If the fireball of the nuclear detonation touches the surface of the Earth, large amounts of soil, water, etc. will be vaporized and drawn up into the radioactive cloud. This material then also becomes highly radioactive; the smaller particles will rise into the stratosphere and be distributed globally while the larger particles will settle to Earth within about 24 hours as local fallout. Lethal levels of fallout can extend many hundreds of kilometers and miles from the blast area. Contaminated areas can remain uninhabitable for tens or hundreds of years.

Radiation injury has a long-term effect on survivors. Reactive chemicals released by ionization cause damage to DNA and disrupt cells by producing immediate effects on metabolic and replication processes. While cells can repair a great deal of the genetic damage, that takes time, and repeated injuries make it that much more difficult. Immediate treatment requires continual replacement of blood so that the damaged blood cells are replaced, and treatment of bone marrow and lymphatic tissues which are amongst the most sensitive to radiation. One must remember in this context that there are very few hospitals equipped to carry out such remedial procedures. …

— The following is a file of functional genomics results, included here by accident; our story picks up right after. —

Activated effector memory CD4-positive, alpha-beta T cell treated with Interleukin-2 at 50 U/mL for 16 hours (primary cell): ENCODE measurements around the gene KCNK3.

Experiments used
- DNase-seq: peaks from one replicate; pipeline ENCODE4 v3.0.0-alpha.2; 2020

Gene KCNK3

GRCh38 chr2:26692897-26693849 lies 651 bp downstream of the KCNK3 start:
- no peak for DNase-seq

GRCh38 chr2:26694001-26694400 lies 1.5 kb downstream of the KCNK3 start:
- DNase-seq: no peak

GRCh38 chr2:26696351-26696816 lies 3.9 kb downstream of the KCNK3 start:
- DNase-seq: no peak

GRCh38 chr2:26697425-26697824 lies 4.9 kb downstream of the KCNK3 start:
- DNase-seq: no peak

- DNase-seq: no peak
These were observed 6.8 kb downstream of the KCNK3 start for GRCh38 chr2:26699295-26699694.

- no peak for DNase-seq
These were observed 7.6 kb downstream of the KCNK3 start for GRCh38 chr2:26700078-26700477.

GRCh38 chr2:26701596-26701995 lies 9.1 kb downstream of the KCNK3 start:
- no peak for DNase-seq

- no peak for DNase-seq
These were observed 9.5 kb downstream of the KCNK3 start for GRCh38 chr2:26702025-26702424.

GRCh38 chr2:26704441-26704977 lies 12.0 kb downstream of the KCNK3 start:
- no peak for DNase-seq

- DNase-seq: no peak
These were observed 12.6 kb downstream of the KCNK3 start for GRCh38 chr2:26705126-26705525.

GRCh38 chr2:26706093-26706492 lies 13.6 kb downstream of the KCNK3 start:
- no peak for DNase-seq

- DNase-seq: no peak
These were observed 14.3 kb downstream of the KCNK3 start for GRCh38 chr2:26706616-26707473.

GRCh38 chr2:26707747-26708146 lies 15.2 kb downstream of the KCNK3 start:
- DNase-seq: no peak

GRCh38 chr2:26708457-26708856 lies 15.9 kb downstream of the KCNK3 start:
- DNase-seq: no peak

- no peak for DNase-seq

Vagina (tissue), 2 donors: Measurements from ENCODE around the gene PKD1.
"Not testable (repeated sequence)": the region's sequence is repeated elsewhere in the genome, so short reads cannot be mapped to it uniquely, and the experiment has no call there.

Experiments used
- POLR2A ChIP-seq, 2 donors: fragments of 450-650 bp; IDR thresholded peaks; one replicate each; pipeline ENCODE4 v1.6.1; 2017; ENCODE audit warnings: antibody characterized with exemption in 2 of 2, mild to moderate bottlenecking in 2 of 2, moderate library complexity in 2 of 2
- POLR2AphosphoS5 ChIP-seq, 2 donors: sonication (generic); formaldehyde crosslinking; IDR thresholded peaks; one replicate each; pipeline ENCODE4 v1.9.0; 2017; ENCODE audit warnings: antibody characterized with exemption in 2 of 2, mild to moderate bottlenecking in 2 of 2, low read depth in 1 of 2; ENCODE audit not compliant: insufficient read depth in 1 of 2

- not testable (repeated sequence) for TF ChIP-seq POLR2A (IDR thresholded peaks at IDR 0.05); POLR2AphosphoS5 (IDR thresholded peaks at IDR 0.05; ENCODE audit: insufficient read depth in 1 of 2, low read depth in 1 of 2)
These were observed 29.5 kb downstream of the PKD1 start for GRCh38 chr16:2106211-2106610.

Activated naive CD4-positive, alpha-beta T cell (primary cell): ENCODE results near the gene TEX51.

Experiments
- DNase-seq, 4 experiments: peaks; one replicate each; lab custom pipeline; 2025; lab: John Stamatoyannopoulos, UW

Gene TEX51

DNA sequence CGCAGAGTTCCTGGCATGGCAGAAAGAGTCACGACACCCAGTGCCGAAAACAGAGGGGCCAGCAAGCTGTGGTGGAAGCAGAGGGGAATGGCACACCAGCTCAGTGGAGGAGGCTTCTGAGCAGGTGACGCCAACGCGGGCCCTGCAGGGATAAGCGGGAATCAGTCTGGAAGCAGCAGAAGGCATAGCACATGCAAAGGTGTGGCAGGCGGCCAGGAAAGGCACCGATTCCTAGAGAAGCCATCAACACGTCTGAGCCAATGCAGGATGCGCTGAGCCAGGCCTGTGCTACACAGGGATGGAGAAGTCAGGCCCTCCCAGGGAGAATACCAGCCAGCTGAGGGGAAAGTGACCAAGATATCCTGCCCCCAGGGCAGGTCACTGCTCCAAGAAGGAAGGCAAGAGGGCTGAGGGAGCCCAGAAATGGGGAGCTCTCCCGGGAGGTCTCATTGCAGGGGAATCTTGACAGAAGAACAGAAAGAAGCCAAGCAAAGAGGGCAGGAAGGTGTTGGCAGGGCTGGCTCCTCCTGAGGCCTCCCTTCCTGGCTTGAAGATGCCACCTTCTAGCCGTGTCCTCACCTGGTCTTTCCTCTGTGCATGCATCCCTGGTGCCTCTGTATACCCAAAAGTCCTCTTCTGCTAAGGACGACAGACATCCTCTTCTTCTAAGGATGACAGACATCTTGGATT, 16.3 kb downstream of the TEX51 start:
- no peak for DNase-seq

Ionizing radiation from the fireball produces intense currents and electromagnetic fields, usually referred to as the electromagnetic pulse (EMP). This pulse is felt over very large distances. A single high-yield nuclear detonation will create destructive EMP over hundreds of thousands of square kilometers beneath where the explosion occurs.

EMP from high-yield nuclear detonations will subject electrical grids to voltage surges far exceeding those caused by lightning. Modern VLSI chips and microprocessors, present in most communication equipment, TVs, radios, computers and other electronic equipment are extremely sensitive to these surges and immediately get burnt out. Thus all possible communication links to the outside world are cut off.